APPEAL FROM THE UNITED STATES DISTRICT COURT FOR THE EASTERN DISTRICT OF PENNSYLVANIA. (Civil Action No. 71-2411)
Before: SEITZ, Chief Judge, and ALDISERT, Circuit Judge.
Resubmitted October 29, 1973, Under Third Circuit Rule 12(6)
Before: SEITZ, Chief Judge, and ALDISERT and WEIS, Circuit Judges.
Resubmitted January 8, 1975, Under Third Circuit Rule 12(6)
Before: SEITZ, Chief Judge, and VAN DUSEN, ALDISERT, ADAMS, GIBBONS, ROSENN, HUNTER, WEIS and GARTH, Circuit Judges.
The question is whether a schoolboy's complaint for money damages, filed after his exclusion from a soccer team for noncompliance with an athletic code regulating hair, states a claim for which relief can be granted under the Civil Rights Act, 42 U.S.C. § 1983.
Defendants are the Donegal School District, its president and chief executive officer, its superintendent of schools, the principal of Donegal High School, the school's athletic director and the coach of the soccer team. Plaintiffs contend that the code, which defendants promulgated, trenches upon rights guaranteed to Brent Zeller by the Constitution. Accordingly, plaintiffs seek damages on behalf of their son.*fn1
Appellants have summarized the proceedings in the district court: "[A] hearing was held... on plaintiff's [sic] request for preliminary injunctive relief. At the commencement of this hearing defendants moved to dismiss the complaint for failure to state a claim, and decision was reserved on this motion. The Court then heard extensive testimony offered by both sides as well as receiving a stipulation of agreed upon facts that had been entered into by the parties for purpose of the hearing. Thereafter... the Court entered an order granting defendants' motion to dismiss without making any finding of facts on the basis of 'the lack of a substantial federal question in Donegal School District's refusal to allow plaintiff to participate in soccer'." Appellants' Brief at 5. We affirm.
The protracted history of this appeal discloses that the members of this court have agonized over the troublesome issues presented. A panel first pondered the matter in July, 1973, and affirmed the judgment. No. 72-1009 (3d Cir., July 25, 1973). Upon presentation of a petition, that judgment was vacated and panel reconsideration ordered for October, 1973. However, deliberation was suspended when another case,posing a kindred issue and promising to give guidance, was set for in banc determination. Unfortunately, that case became moot. Communale v. Meir, 505 F.2d 729 (3d Cir. 1974). Subsequently and on recommendation of the panel, a majority of the full court ordered in banc consideration of this case.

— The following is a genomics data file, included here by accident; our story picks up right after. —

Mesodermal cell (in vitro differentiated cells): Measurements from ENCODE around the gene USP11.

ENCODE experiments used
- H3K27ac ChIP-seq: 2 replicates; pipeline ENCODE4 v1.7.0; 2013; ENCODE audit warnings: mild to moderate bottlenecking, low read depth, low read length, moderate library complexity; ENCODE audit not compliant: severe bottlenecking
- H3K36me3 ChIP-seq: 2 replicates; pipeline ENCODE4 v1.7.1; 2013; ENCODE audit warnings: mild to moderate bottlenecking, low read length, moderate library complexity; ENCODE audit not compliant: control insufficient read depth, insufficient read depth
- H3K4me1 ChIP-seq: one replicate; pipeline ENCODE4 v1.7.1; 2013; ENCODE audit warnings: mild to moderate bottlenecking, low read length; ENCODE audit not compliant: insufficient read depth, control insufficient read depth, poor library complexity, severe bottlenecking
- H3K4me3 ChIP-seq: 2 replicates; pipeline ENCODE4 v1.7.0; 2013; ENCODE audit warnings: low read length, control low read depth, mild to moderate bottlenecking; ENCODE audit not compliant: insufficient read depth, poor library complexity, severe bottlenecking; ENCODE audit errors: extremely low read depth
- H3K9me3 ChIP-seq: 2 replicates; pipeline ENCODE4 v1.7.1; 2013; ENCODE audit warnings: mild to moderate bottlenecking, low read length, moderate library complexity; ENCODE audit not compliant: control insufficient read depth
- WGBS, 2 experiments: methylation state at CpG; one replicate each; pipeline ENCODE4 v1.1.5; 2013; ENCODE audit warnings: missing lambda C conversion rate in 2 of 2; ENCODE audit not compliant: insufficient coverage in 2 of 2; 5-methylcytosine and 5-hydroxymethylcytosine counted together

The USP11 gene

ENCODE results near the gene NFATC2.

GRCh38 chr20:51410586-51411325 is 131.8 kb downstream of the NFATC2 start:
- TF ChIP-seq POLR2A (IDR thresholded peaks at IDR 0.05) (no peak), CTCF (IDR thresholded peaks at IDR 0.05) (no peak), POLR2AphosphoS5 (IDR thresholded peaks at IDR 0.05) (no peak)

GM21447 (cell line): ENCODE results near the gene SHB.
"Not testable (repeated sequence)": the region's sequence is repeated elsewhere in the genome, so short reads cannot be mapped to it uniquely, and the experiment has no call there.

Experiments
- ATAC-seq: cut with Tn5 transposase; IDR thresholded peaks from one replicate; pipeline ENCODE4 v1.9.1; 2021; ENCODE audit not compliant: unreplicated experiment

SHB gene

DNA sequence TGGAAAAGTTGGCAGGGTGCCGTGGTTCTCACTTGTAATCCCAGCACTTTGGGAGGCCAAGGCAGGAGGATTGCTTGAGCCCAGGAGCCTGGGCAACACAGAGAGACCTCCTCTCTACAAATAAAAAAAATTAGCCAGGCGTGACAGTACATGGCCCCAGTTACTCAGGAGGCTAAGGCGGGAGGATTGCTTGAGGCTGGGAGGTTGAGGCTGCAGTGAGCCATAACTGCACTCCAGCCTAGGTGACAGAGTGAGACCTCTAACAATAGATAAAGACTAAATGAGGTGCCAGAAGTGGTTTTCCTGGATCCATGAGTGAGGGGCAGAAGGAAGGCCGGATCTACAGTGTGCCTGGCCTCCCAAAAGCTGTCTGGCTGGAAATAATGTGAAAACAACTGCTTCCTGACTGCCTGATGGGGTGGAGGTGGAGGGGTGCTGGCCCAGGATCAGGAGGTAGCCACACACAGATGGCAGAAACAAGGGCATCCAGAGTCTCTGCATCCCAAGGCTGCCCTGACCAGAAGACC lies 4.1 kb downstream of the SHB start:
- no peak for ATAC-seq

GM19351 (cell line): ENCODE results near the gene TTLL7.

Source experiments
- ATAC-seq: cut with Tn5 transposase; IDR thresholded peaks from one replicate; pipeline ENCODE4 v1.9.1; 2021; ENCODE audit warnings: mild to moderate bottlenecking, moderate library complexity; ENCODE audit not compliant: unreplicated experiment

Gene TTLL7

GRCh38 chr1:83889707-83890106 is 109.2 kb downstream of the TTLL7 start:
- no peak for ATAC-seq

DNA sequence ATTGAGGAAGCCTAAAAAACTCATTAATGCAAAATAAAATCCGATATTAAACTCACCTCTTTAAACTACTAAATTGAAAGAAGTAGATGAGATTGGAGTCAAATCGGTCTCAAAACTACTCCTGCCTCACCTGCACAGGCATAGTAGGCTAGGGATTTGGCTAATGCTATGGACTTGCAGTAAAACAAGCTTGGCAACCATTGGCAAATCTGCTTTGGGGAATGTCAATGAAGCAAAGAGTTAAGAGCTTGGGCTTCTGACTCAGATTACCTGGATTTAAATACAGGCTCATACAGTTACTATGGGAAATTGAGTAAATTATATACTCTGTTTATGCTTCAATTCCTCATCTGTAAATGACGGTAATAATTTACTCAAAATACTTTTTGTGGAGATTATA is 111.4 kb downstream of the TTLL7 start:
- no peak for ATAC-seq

What divides this court today is not so much a disagreement as to abstract nuances of constitutional law as it is a difference in policy - how broadly the Constitution should be interpreted to provide actionable relief when asserted individual student rights collide with regulations of a school system.
We recognize that a strong case - indeed, one philosophically and academically sound - may be made for the point of view that, if a complaint is couched in the proper language asserting a constitutional deprivation, federal courts should provide the judicial forum in school hair cases. In addition to this court's previous decisions in Gere v. Stanley, 453 F.2d 205 (3d Cir. 1971), and Stull v. School Board, 459 F.2d 339 (3d Cir. 1972), the First,*fn2 Second,*fn3 Fourth,*fn4 Seventh,*fn5 and Eighth*fn6 Circuits have been hospitable to such claims. The District of Columbia,*fn7 Fifth,*fn8 Sixth,*fn9 Ninth,*fn10 and Tenth*fn11 Circuits, on the other hand, have not been receptive to claims that tonsorial tastes are subsumed in substantial rights protected by the federal Constitution and, therefore, warrant federal court consideration.*fn12 On nine occasions now, the Supreme Court has denied certiorari to hair cases,*fn13 and on three of these, strong dissents have been filed.*fn14